CA (Phillips LJ, Mummery LJ) 24/1/97






Leave to appeal by Lloyd's Syndicate against the judge's order granting the defendants leave to amend their points of defence to include non-disclosure.


The plaintiffs, Lloyd's Syndicate 126 for the 1982 year, sought leave to appeal against the order of Colman J. In 1982 Syndicate 126, through its brokers, Jardine Thompson Graham ("JTG"), concluded a treaty of quota share re-insurance in relation to 7.5% of the Syndicate's 1982 account with the reinsurers. In 1990 the reinsurers ceased to pay claims and when sued pleaded misrepresentations as to the nature of the business reinsured, allegedly bade to them by JTG on behalf of Syndicate 126. In those circumstances Syndicate 126 sued JTG for breach of duty in failing properly to represent the business. In March 1993 JTG pleaded in its defence non-disclosure by Syndicate 126 of the moral hazard constituted by the involvement of the latter's underwriter, Mr Posgate, ('the Alexander Howden affair'). In the light of the decisions in PCW Syndicates v PCW Reinsurers and Group Josi v Walbrook (1996) 1 All ER 774 Syndicate 126 applied to strike out the moral hazard case pursuant to O.80 r.19. JTG was granted leave to amend the points of defence to plead a proposed new case on knowledge of moral hazard based on the alleged knowledge of Mr Tudor Williams in relation to the improper conduct of Mr Posgate; Syndicate 126 sought leave to appeal this order. Colman J further ordered that the plaintiffs should recover only half their costs in relation to an order for discovery relating to the moral hazard plea which was struck out to be replaced by the 'Tudor Williams defence'. It was alleged that Mr Tudor Williams, the managing director of Syndicate 126's managing agents ("AHUL"), learnt that Mr Posgate had improperly diverted a roll-over fund of over 2.6m which was largely the property of the Syndicate and that subsequently Mr Posgate instructed JTG to place the re-insurance under which the plaintiffs now claimed. Neither the plaintiffs nor JTG nor the reinsurers were informed of Mr Posgate's impropriety. The plaintiffs submitted that the judge had been wrong to conclude that the amended pleading averred a viable defence of non-disclosure. The reinsurers argued that by virtue of s.18(1) Marine Insurance Act 1906, Mr Tudor Williams was under a duty to report to AHUL the knowledge he had acquired of Mr Posgate's impropriety. The plaintiffs contended that, following the cases of PCW Syndicates and Group Josi (supra), the general principles in the 1906 Act did not apply so as to affix a syndicate or its agent with deemed knowledge that an employee had acted fraudulently simply because the employee was aware of his own misconduct.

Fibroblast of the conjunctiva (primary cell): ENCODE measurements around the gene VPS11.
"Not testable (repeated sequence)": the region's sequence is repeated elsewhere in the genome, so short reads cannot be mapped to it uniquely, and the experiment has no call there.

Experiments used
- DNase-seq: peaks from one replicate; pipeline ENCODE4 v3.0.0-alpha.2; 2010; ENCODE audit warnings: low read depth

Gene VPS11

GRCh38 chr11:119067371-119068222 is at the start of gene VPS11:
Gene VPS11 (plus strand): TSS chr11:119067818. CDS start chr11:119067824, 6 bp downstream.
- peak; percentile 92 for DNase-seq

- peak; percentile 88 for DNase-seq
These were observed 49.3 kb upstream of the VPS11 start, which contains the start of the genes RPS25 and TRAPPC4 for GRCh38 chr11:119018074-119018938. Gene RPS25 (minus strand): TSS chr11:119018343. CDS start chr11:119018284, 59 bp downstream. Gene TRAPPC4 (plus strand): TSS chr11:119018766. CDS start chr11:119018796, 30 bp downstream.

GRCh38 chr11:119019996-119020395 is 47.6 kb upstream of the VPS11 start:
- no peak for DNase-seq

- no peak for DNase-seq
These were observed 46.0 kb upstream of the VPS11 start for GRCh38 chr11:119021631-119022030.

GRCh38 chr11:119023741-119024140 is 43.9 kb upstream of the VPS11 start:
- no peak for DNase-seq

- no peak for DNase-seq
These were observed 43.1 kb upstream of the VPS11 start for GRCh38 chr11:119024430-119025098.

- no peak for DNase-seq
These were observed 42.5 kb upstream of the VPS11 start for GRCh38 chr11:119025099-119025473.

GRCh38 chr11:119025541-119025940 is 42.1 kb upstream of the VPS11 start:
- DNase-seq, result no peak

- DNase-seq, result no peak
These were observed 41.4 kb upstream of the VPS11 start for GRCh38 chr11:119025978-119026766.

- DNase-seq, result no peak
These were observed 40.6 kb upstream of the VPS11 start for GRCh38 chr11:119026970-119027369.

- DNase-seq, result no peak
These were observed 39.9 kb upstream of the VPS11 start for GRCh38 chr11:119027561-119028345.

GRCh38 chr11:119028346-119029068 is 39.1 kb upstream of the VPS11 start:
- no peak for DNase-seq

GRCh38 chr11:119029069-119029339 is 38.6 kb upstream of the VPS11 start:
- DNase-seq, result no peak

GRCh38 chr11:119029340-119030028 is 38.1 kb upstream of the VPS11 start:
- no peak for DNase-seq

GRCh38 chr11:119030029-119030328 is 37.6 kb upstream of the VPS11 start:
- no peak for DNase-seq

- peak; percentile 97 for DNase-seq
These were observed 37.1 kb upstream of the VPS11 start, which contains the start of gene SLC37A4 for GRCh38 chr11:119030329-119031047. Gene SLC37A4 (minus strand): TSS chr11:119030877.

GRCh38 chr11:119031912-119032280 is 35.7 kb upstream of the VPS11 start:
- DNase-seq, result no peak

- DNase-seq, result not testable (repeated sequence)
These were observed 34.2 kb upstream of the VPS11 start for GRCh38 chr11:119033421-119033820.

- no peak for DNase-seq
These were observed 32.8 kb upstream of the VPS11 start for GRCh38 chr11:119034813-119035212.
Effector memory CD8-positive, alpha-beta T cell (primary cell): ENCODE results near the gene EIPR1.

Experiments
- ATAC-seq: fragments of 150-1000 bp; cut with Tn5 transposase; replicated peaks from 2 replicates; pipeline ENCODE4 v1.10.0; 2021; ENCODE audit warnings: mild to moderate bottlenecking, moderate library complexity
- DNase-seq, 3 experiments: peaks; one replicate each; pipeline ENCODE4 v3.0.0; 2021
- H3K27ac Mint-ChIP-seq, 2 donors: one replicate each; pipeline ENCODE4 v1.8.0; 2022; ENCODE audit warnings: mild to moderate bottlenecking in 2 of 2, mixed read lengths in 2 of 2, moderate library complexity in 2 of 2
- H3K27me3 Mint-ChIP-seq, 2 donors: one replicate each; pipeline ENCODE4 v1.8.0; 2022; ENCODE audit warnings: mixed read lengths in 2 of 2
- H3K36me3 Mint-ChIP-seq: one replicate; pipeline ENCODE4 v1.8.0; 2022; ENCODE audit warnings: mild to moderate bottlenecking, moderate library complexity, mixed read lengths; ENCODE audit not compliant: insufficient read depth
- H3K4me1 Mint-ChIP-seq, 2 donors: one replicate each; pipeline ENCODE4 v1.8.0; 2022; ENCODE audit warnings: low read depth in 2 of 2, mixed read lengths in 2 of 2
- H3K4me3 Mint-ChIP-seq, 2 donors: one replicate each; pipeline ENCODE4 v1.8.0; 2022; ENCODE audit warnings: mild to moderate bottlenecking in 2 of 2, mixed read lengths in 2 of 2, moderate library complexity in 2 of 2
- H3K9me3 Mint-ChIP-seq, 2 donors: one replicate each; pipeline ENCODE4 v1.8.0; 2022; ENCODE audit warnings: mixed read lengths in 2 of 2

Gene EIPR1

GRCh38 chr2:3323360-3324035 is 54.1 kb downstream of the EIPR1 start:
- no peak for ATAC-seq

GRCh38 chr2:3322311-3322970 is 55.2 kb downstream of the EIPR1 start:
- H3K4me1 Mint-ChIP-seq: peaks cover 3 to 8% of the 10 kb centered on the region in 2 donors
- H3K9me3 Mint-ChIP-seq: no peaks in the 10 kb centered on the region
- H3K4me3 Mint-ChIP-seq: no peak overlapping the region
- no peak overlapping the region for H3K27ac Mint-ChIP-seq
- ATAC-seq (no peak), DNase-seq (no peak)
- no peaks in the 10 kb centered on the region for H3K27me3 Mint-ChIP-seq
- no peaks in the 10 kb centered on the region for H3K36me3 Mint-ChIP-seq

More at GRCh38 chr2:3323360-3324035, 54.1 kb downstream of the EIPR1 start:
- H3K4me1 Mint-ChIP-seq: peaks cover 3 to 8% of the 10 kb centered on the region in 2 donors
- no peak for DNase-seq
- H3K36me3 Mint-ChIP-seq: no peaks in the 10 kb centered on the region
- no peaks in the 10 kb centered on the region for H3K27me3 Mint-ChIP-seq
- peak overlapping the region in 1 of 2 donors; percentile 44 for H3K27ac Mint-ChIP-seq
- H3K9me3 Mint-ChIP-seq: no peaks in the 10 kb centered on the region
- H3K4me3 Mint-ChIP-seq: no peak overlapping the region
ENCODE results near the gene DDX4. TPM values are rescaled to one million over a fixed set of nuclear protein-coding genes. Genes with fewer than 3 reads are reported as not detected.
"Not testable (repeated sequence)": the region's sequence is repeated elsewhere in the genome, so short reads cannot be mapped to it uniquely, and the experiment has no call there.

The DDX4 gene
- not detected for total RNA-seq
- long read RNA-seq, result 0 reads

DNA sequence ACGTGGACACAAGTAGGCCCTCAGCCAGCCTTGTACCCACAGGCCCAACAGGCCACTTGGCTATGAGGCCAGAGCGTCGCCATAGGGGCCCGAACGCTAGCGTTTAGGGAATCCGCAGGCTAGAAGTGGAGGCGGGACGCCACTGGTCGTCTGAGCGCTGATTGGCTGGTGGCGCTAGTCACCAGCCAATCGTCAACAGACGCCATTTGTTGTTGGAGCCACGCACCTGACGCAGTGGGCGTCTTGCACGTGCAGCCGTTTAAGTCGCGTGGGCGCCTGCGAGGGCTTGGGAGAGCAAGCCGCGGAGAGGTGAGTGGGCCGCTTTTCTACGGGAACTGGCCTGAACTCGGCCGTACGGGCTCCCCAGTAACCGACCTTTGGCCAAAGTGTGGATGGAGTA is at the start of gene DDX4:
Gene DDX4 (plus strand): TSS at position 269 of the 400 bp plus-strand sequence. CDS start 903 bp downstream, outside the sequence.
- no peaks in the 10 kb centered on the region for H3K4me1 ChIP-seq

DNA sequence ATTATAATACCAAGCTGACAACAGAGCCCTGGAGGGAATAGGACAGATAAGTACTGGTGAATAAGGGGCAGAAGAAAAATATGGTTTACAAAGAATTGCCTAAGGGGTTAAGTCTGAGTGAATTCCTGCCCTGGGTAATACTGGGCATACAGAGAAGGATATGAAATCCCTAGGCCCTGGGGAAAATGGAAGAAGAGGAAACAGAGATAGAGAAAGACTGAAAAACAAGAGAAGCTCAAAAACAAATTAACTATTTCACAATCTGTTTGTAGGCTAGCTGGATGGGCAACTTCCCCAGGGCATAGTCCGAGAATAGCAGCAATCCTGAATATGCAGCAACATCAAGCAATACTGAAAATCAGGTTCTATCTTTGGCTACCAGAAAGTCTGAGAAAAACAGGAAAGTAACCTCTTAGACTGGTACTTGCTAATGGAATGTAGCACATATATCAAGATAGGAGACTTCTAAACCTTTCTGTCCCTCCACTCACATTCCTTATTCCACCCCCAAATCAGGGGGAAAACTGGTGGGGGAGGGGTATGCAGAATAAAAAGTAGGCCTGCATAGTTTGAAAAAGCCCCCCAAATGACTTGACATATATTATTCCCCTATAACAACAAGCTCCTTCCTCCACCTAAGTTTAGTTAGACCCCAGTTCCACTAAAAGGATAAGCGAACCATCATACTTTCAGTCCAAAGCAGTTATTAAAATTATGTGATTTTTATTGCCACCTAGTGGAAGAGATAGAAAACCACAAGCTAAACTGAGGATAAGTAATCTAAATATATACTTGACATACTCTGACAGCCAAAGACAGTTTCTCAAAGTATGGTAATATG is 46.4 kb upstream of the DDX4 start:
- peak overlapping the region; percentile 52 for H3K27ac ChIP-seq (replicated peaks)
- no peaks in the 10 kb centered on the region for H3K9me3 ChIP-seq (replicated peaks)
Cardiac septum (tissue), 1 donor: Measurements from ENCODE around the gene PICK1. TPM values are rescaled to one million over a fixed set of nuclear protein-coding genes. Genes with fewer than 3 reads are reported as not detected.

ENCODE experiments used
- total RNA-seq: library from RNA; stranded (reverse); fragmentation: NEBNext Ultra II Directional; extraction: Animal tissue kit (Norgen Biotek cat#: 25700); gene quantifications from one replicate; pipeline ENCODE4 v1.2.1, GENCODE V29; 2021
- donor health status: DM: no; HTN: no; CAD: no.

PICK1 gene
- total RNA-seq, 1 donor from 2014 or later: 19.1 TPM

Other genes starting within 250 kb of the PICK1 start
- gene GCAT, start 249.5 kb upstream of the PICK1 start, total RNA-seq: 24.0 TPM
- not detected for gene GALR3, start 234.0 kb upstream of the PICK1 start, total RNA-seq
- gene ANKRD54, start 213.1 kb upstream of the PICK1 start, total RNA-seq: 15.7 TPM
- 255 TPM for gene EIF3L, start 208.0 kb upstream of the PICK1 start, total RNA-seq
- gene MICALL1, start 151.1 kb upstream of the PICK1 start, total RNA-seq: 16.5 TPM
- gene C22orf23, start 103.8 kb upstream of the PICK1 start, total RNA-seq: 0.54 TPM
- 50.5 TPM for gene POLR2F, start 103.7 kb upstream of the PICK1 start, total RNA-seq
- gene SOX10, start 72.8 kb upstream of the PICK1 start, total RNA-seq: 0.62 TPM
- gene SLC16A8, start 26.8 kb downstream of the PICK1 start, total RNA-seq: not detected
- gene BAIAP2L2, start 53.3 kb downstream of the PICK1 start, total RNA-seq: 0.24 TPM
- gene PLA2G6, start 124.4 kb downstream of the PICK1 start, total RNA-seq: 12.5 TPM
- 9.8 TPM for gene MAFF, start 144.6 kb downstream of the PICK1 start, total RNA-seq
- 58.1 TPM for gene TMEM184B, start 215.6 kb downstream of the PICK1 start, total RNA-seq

HELD: (1) There was nothing to suggest that Mr Tudor Williams was acting in furtherance of any joint malpractice complicitly with Mr Posgate or that he was otherwise perpetrating a fraud which would prevent his knowledge being treated as the knowledge of AHUL. (2) On the costs issue there was an arguable case that only one order should have been made in the circumstances which was that the Syndicate should have the costs wasted as a result of the abortive discovery exercise pursuant to the mistaken plea.

Leave to appeal in relation to the order made as to costs.


Andrew Neish instructed by Davies Arnold Cooper for the applicants.


LTL 10/3/98 (Unreported elsewhere)


Judgment Official


Document No. AC8100150